"No, indeed: and I'm glad I can have such good news to tell John when I go to him. After all, Mrs. Jones, property troubles don't compare with troubles of your heart. I feel so different, all in these few minutes, so glad you came. I reckon there won't be no difficulty about the agreement: and—look! There comes Mrs. Bruce already and a colored girl with her."

The plumber's wife entered, panting from her efforts to carry a big pail of soup at sufficient distance from her fat sides to keep it from spilling, and announcing that the basket the little colored maid had in hand contained "a few other things I picked up, might come in nice."

"An' I collared 'Mandy, here, on the street. She's the girl does my front, an' I thought she might do yours, to-day. She does it for a nickel and don't you pay her no more. Hear, 'Mandy? If you leave a speck on this lady's steps, I won't give you that baker's cake I promised. Where's your cleanin' things, Mis' Chester?"[Pg 134]

These were quickly produced and then the housemistress sat down to her meal, her guests declining to join her in it, though more than willing to sit beside her and talk while she ate. Moreover, Mrs. Bruce was extremely proud to show this other notable housekeeper a specimen of her own cooking, knowing that she was usually considered a failure in that line, but had succeeded well this time.

Then said Mrs. Jones:

"I've been thinkin' things over a mite, whilst you two talked. Bill's and my goods are to the depot here, ready packed an' waitin', and I've not a hand's turn to do, till I get a place to unpack them in. If you'll let me I'd admire to come help you get your stuff ready for movin'. Havin' just done mine I've sort of got my hand in, so to speak, an' can take hold capable. I'll look after the house, too, and learn the ways of it, while you're off on your errands or seeing your husband, or the like. What say, sister, to that notion?"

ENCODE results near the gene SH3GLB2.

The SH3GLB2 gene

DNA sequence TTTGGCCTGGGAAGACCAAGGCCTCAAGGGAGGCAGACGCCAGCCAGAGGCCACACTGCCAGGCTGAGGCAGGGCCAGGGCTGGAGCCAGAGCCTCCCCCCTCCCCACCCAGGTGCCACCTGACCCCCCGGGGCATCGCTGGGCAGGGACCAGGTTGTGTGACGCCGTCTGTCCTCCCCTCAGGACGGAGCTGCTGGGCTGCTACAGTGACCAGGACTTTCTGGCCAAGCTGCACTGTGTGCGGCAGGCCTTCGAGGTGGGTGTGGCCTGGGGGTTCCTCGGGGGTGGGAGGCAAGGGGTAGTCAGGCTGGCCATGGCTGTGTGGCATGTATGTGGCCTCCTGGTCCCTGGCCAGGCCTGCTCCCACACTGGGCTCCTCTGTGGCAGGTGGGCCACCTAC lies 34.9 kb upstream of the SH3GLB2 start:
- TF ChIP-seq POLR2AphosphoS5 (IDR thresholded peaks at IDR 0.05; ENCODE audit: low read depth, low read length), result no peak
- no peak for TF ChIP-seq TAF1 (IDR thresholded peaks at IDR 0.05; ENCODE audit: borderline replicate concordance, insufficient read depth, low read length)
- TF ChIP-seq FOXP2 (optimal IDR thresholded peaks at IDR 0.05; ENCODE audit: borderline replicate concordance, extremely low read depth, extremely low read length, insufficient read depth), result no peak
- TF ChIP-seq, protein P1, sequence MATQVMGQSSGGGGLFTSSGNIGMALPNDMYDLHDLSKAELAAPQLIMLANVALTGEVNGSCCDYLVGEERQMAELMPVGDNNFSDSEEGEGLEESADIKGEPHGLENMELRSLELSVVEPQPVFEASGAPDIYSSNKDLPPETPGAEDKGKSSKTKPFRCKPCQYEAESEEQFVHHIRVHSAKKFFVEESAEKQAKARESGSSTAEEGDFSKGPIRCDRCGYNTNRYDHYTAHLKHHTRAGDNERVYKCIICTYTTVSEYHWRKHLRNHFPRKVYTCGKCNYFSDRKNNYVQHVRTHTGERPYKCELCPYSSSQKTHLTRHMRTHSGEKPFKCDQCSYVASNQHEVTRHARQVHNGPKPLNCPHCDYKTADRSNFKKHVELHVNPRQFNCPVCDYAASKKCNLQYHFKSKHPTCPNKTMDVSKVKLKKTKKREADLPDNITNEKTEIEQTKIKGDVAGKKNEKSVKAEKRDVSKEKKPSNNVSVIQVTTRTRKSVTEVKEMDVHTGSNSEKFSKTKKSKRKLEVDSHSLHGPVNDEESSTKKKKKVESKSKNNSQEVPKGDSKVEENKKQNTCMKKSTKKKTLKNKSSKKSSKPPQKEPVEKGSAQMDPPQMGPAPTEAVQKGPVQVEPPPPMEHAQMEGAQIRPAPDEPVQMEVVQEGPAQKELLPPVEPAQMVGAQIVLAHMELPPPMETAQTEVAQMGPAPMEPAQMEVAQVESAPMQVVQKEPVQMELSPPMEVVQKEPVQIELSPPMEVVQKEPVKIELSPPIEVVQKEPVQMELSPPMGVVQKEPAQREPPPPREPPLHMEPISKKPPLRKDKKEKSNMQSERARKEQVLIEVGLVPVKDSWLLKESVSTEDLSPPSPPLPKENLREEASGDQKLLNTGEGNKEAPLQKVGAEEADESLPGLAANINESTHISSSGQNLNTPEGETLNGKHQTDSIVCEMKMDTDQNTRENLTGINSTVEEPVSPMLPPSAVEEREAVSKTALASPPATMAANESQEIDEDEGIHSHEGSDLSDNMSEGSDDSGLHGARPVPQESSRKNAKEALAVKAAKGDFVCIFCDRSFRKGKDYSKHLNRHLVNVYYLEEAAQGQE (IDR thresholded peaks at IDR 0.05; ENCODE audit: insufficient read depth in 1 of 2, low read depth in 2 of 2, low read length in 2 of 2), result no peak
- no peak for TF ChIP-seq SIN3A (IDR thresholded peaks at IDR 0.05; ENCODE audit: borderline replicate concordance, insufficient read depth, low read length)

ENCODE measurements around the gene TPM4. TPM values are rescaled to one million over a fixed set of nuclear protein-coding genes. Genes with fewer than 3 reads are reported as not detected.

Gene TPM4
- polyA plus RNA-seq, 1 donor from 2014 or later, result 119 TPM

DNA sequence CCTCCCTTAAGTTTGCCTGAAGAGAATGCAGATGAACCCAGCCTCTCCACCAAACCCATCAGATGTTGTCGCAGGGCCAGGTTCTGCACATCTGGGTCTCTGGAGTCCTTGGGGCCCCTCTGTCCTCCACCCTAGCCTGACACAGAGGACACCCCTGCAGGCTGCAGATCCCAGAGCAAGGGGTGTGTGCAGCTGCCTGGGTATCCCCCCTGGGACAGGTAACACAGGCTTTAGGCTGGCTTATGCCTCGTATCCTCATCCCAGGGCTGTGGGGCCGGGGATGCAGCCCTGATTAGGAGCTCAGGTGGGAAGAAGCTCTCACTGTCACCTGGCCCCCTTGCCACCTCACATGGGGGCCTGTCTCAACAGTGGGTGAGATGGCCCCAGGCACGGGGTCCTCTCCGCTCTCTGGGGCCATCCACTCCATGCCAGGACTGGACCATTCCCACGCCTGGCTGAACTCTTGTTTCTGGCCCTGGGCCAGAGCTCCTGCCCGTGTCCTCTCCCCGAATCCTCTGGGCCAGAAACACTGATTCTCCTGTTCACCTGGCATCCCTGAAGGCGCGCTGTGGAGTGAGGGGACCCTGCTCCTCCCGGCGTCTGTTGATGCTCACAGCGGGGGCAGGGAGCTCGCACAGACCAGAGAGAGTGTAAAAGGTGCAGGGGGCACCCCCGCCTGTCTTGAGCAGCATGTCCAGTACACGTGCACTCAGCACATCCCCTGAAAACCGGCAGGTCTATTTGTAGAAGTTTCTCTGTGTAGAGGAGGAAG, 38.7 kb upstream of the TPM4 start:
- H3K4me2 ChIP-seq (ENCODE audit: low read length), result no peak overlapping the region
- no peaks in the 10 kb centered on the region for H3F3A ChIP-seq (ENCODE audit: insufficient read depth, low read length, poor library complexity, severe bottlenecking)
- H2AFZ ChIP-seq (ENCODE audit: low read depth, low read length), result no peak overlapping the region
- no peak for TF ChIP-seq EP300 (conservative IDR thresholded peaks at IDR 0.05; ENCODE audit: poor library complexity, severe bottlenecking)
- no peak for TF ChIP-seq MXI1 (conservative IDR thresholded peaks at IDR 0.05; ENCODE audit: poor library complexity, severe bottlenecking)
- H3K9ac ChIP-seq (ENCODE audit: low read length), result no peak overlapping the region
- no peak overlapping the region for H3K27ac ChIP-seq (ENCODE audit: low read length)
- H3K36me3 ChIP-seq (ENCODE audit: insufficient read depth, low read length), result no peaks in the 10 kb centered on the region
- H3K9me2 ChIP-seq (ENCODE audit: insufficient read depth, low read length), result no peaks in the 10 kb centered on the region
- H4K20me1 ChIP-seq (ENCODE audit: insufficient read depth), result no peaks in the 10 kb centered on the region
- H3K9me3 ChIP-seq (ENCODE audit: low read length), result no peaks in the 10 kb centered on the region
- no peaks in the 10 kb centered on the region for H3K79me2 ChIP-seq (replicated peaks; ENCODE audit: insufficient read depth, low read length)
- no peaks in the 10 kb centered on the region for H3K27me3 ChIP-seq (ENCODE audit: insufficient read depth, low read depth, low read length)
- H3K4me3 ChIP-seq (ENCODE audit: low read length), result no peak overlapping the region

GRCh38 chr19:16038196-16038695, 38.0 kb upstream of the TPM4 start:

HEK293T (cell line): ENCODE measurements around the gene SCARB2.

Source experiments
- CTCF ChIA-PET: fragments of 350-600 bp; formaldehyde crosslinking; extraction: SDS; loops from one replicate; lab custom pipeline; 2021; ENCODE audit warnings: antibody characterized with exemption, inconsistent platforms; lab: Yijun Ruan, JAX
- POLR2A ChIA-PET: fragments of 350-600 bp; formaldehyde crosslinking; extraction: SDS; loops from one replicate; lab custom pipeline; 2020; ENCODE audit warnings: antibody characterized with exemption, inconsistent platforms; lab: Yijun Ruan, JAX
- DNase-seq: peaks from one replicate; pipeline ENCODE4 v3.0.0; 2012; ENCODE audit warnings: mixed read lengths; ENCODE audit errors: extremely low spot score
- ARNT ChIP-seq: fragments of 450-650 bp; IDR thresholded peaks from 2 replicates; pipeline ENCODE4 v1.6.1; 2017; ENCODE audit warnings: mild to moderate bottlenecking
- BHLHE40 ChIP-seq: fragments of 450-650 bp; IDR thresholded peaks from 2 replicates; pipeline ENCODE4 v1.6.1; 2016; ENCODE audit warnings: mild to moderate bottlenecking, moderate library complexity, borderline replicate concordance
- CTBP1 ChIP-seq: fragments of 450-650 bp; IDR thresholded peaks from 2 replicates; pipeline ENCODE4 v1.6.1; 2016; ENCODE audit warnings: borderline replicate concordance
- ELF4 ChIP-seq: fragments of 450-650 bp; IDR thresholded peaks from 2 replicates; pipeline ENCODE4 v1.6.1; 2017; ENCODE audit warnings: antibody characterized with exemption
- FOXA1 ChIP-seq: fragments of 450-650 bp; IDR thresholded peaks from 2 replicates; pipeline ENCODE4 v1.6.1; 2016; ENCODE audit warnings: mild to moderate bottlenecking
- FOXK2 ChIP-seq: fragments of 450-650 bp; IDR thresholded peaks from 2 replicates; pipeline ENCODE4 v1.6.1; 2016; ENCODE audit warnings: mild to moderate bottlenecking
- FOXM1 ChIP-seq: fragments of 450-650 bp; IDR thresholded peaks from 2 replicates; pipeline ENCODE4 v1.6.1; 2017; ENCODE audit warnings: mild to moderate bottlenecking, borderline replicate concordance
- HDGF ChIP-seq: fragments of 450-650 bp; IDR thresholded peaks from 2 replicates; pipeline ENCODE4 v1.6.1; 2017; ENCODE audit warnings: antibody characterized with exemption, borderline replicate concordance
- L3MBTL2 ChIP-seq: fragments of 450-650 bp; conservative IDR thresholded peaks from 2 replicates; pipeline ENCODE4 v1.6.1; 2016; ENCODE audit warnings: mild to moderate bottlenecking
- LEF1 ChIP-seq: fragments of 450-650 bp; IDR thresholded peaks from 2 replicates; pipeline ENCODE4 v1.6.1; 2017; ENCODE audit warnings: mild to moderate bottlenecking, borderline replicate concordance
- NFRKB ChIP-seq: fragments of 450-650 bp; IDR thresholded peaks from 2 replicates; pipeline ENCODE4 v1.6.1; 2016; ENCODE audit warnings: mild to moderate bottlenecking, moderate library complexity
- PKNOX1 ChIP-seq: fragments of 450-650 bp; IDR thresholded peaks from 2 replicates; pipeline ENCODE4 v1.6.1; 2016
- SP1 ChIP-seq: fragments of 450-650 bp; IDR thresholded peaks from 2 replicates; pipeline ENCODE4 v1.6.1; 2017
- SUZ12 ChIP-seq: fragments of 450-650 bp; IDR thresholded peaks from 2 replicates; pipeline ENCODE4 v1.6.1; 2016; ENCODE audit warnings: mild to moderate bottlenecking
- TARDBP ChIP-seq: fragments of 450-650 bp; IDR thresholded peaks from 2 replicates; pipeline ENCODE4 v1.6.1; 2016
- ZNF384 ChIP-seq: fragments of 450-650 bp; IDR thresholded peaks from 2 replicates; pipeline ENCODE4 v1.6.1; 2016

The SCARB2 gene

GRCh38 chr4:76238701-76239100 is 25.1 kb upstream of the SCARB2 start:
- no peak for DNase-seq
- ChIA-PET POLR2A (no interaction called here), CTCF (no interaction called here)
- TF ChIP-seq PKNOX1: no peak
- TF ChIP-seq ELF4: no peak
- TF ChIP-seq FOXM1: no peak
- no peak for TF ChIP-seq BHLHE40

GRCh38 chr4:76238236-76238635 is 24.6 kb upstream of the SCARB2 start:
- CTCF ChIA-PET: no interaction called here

"I call it first-rate: an' I'll be able to help some, 'tween times. Now, Martha Chester, if you've[Pg 135] finished your dinner, be off with you. Jane an' me'll do everything all right, an' I'm getting as wild to have Dorothy back as you are. Don't suppose she's one to run away an' play with some the school children, do you?" said Mrs. Bruce.

"No, I don't. I wish I did think she might, but Dorothy never ran away, not in all her life, except when she was a mite of a thing and followed her father on his route. Well, you can tell the real-estate men, if they come, 't the thing is settled already. I say it 'tis, but I reckon they'll be some put out, comin' up here for nothing. Good-bye. Do wish me good luck! and I'll hurry back."

Late though she felt that she was for her hospital visit, Mrs. Chester hurried first to the post-office, her anxiety increasing all the way, and reached it just as Mr. Lathrop was leaving it for his last delivery. To her anxious inquiry he returned a discouraging:

"No. I haven't seen Dorothy since early this morning, when I helped her a bit in getting her money-letter. But I'll ask if anybody else knows what became of her. Doubtless she'll turn up all[Pg 136] right and with a simple explanation of her absence. She's a bright little girl, you'll find her all safe. I'll go back with you now."

Thus for the second time that day, the busy postman delayed his own work to do kindness to a comrade's family, nor could he quite understand why his faith in his own words was less than he wished hers to be. It was rare to hear of a child being lost in that safe city, and it would be a bitter blow to the already afflicted John Chester if harm befell his adopted daughter. When no good news could be obtained here, he advised Martha to go on to the hospital but to say nothing to her husband of Dorothy. He would notify the police, and if she had met with any accident, or by some rare mischance lost her way, she would speedily be traced.

Because she could do no better, Mrs. Chester followed his advice, boarded a car for the hospital, and was soon at her husband's side. But alas! She was to find no comfort in this interview. With a natural reaction from his first elation over the possibility of recovery he was now greatly de[Pg 137]pressed. Having lived so long on will-power, and having once given up, he had developed a great weakness of body, and, in a degree, of mind. Before his wife was admitted to his presence she was warned that nothing but the pleasantest topics must be discussed, and was told that the doctors now desired him to be removed to the country right away.

"This terrible heat has injured him, as it has others. Get him out of town at once, Mrs. Chester, if you would save his life."